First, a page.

A good programming language is a conceptual universe for thinking about programming.
Programming languages provide the abstractions, organizing principles, and control structures that programmers use to write good programs. This book is about the concepts that appear in programming languages, issues that arise in their implementation, and the way that language design affects program development. The text is divided into four parts:
Part 1: Functions and Foundations
Part 2: Procedures, Types, Memory Management, and Control
Part 3: Modularity, Abstraction, and Object-Oriented Programming
Part 4: Concurrency and Logic Programming
Part 1 contains a short study of Lisp as a worked example of programming language analysis and covers compiler structure, parsing, lambda calculus, and denotational semantics. A short Computability chapter provides information about the limits of compile-time program analysis and optimization.
Part 2 uses procedural Algol family languages and ML to study types, memory management, and control structures.
In Part 3 we look at program organization using abstract data types, modules, and objects. Because object-oriented programming is the most prominent paradigm in current practice, several different object-oriented languages are compared. Separate chapters explore and compare Simula, Smalltalk, C++, and Java.
Part 4 contains chapters on language mechanisms for concurrency and on logic programming.
The book is intended for upper-level undergraduate students and beginning graduate students with some knowledge of basic programming.
“The Medium Is the Message”
Programming languages are the medium of expression in the art of computer programming. An ideal programming language will make it easy for programmers to write programs succinctly and clearly. Because programs are meant to be understood, modified, and maintained over their lifetime, a good programming language will help others read programs and understand how they work. Software design and construction are complex tasks. Many software systems consist of interacting parts. These parts, or software components, may interact in complicated ways. To manage complexity, the interfaces and communication between components must be designed carefully. A good language for large-scale programming will help programmers manage the interaction among software components effectively. In evaluating programming languages, we must consider the tasks of designing, implementing, testing, and maintaining software, asking how well each language supports each part of the software life cycle.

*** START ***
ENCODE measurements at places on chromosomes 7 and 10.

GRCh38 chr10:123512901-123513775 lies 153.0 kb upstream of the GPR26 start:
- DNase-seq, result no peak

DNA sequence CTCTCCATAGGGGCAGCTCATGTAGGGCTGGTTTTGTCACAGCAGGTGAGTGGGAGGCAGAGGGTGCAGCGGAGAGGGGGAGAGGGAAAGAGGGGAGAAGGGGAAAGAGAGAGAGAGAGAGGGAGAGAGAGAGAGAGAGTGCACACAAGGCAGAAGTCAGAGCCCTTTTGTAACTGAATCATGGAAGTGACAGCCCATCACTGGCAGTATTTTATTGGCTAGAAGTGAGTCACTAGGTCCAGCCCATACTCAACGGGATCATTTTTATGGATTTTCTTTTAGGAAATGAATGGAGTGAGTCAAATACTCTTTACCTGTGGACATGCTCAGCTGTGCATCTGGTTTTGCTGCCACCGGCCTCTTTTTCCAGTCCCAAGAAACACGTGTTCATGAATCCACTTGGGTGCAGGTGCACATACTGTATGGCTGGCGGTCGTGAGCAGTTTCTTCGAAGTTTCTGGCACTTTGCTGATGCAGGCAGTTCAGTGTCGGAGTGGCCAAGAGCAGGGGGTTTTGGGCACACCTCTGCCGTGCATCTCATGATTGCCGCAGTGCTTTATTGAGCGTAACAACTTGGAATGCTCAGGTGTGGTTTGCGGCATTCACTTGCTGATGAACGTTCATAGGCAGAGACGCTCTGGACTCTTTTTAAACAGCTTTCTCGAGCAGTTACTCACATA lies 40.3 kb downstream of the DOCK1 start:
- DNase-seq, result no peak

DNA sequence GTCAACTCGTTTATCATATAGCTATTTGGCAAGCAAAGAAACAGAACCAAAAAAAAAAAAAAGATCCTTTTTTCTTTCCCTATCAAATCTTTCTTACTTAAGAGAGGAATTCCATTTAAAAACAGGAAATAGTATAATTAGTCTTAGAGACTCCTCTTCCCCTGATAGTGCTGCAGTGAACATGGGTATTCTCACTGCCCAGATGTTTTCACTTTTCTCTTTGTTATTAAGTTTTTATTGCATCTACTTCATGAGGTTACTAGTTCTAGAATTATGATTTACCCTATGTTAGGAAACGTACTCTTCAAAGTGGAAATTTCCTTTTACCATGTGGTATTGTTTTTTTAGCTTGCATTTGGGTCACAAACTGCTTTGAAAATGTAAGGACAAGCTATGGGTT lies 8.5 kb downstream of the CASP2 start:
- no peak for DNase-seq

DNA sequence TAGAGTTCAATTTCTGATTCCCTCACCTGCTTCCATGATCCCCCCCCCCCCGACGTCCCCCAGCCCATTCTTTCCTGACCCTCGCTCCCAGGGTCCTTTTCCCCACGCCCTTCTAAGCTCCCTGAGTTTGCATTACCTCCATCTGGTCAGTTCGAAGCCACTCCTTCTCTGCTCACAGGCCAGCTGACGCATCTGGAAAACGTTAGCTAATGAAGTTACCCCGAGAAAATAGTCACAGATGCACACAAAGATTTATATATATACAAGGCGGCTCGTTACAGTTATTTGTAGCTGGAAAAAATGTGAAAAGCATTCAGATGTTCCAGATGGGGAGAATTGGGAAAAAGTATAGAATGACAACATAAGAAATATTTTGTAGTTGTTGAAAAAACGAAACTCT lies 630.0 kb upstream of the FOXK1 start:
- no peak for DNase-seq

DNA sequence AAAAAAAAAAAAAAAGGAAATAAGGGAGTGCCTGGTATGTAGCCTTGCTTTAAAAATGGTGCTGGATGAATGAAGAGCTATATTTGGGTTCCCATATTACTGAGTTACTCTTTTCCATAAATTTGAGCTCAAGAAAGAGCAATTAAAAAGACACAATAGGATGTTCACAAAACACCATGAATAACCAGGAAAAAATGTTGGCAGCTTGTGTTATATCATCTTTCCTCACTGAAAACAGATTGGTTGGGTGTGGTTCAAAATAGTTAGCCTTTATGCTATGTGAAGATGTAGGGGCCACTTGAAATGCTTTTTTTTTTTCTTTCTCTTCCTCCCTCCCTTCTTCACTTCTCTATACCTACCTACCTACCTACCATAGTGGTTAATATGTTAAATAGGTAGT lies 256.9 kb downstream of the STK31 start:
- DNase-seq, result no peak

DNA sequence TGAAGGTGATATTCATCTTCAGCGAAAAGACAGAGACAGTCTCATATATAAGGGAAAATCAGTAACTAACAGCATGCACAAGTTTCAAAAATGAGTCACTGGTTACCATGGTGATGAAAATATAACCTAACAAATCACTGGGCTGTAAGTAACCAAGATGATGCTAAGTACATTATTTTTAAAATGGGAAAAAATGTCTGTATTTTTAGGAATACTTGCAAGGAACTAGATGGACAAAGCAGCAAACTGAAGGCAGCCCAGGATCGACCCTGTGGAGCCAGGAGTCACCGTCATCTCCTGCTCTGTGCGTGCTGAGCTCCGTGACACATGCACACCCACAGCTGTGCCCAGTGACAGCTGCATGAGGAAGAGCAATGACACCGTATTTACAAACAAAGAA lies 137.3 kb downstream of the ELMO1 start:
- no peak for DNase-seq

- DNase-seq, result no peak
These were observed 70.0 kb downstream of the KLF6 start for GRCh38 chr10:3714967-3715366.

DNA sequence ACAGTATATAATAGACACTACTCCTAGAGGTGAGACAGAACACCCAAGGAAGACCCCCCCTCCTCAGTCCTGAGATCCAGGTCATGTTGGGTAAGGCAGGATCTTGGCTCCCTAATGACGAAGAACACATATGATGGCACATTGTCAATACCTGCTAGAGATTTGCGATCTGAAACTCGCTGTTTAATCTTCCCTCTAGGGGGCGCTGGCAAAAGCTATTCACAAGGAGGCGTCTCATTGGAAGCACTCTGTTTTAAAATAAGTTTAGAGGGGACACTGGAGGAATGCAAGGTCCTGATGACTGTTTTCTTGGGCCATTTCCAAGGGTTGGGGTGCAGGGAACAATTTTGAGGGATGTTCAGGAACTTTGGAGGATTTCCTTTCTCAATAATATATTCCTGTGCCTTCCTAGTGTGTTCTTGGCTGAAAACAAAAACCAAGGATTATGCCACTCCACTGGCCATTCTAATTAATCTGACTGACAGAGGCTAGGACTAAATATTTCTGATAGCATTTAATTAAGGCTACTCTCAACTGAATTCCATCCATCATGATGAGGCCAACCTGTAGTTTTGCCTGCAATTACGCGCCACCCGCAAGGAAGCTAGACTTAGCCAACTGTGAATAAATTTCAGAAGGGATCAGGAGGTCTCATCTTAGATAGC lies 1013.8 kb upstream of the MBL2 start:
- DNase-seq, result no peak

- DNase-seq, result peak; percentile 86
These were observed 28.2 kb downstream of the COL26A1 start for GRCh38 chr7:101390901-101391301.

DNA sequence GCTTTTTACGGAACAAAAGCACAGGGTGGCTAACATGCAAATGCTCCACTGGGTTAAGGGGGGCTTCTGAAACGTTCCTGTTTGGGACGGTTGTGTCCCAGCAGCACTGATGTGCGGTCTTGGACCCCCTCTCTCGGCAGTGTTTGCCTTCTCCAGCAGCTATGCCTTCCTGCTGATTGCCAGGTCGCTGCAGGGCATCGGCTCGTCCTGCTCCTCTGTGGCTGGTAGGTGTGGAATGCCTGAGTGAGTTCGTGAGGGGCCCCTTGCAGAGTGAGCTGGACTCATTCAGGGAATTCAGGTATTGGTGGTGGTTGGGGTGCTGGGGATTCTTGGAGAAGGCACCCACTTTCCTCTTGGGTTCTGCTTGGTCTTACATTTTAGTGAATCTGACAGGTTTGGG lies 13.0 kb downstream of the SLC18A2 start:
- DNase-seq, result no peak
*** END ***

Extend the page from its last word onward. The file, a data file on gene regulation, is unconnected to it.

There are many difficult trade-offs in programming language design. Some language features make it easy for us to write programs quickly, but may make it harder for us to design testing tools or methods. Some language constructs make it easier for a compiler to optimize programs, but may make programming cumbersome. Because different computing environments and applications require different program characteristics, different programming language designers have chosen different trade-offs. In fact, virtually all successful programming languages were originally designed for one specific use. This is not to say that each language is good for only one purpose.
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